Stephanie La Loggia, M.A.
Manager of Knowledge Resources
ASU Lodestar Center
Once upon a long time ago, North America was bursting with animals that were really big. Mammoths, mastodons, giant sloths — animals we only know about from their old bones and our good imaginations. The birds were over-sized as well, and when the huge animals died, giant vultures with 20-foot wingspans would swoop down to feast on their carcasses.
And then, they vanished. For reasons scientists still theorize about, most of these large animals went extinct rather quickly. The huge vultures, once plentiful, with all varieties of Eagles, Teratorns, and giant condors, were suddenly hungry. Their food sources gone, the giant vultures soon followed the animals into mass extinction.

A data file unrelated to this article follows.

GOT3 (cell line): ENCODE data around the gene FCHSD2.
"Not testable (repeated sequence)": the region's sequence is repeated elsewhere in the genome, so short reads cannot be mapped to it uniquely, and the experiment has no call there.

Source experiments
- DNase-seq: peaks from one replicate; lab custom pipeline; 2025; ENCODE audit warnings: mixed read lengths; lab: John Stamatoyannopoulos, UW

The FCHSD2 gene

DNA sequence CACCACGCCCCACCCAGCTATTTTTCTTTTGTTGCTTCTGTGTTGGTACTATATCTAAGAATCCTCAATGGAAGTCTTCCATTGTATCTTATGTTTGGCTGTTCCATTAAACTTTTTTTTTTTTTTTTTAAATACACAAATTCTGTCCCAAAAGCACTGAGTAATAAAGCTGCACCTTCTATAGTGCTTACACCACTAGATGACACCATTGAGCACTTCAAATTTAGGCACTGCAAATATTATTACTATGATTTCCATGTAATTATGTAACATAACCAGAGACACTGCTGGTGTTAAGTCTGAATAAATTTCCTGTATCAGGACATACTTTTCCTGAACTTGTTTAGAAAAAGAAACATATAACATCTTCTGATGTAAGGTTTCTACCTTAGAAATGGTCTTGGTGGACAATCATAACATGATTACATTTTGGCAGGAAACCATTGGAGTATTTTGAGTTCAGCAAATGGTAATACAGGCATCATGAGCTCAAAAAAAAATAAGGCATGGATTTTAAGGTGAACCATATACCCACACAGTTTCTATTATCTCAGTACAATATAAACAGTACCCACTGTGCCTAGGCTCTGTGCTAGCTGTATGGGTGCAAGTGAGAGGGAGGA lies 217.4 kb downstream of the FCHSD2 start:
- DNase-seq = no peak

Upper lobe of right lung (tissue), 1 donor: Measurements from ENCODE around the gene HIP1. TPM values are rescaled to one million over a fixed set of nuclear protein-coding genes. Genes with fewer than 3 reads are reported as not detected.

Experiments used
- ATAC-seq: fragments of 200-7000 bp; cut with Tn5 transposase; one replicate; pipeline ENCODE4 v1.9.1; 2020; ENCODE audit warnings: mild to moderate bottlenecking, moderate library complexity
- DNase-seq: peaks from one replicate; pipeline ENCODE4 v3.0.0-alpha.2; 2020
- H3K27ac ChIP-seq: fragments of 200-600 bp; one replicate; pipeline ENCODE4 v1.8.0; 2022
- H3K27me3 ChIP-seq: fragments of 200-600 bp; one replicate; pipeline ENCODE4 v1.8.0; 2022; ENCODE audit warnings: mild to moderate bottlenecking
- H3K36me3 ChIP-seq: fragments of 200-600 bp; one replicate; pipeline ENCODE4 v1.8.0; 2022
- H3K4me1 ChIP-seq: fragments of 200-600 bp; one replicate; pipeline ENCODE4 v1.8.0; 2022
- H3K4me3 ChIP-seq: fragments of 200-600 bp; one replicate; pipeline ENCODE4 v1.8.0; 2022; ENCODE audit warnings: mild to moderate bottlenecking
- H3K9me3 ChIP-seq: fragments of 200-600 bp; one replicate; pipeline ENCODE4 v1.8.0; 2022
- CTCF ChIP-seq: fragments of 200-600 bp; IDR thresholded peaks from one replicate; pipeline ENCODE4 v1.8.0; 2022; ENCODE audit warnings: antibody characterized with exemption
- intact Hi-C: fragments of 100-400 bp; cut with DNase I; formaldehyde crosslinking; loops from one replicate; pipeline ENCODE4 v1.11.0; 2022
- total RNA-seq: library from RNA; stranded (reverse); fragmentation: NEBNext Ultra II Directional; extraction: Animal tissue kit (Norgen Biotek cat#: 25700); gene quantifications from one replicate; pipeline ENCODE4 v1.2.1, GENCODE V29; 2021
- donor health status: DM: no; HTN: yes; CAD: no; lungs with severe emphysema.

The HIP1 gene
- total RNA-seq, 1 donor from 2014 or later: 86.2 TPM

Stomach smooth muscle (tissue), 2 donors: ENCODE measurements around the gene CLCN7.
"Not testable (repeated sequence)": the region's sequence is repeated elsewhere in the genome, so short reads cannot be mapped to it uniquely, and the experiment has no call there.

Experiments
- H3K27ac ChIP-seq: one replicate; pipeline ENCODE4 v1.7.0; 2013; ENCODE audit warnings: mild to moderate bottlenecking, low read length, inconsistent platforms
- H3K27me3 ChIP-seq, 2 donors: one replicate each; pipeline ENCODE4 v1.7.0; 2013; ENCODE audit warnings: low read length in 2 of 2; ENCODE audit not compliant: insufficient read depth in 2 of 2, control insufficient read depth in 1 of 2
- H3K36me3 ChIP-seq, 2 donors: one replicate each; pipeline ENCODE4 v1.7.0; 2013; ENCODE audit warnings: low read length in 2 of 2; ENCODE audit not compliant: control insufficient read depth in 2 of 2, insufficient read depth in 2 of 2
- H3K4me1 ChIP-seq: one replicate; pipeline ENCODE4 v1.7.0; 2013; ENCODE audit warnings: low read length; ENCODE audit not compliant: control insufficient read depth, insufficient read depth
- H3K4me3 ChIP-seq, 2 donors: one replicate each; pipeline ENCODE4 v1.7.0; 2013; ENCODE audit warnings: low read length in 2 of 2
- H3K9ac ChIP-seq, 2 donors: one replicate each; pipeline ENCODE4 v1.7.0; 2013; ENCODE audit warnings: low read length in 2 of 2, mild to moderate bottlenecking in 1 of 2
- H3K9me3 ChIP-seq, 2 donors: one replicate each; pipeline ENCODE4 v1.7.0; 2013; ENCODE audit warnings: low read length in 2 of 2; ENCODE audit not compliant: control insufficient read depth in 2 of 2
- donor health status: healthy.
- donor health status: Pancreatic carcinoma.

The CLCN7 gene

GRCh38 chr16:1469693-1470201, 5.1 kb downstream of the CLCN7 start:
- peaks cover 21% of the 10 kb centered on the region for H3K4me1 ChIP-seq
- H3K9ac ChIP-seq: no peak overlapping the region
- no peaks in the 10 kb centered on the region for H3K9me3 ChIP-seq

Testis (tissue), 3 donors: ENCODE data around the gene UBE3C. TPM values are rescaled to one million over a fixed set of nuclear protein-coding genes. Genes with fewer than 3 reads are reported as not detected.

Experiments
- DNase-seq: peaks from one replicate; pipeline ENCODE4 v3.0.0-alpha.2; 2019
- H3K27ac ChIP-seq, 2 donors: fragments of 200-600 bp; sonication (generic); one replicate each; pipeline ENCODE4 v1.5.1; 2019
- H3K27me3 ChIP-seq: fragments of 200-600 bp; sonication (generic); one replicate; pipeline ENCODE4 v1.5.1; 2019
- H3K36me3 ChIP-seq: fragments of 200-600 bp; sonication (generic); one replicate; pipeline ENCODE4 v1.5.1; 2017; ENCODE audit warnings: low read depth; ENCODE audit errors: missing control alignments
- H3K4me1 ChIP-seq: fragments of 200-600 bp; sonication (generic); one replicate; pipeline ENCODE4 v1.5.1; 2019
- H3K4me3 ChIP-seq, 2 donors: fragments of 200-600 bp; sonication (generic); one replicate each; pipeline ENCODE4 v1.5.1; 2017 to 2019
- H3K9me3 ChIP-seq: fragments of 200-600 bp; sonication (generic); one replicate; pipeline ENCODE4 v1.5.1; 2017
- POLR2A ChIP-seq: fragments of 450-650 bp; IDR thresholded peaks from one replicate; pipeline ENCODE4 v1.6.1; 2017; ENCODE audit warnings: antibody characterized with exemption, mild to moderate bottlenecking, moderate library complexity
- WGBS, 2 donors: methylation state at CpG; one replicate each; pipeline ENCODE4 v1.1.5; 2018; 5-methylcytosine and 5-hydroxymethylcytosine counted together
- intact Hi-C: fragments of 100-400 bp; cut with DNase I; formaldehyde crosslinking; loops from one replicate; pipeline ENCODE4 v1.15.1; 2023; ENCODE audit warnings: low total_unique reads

Except one: The California Condor.
The California Condor is the sole surviving member of the Gymnogyps genus, a castaway from the Pleistocene epoch. It’s the largest flying bird in North America. If you see one sitting in a tree, you might remark that it is the ugliest bird you’ve ever seen. But when you see it flying, unfettered in the open sky, you’ll undoubtedly think it is one of the most beautiful sights you’ll ever witness. It has a wingspan of nearly ten feet and can soar for miles without a single flap.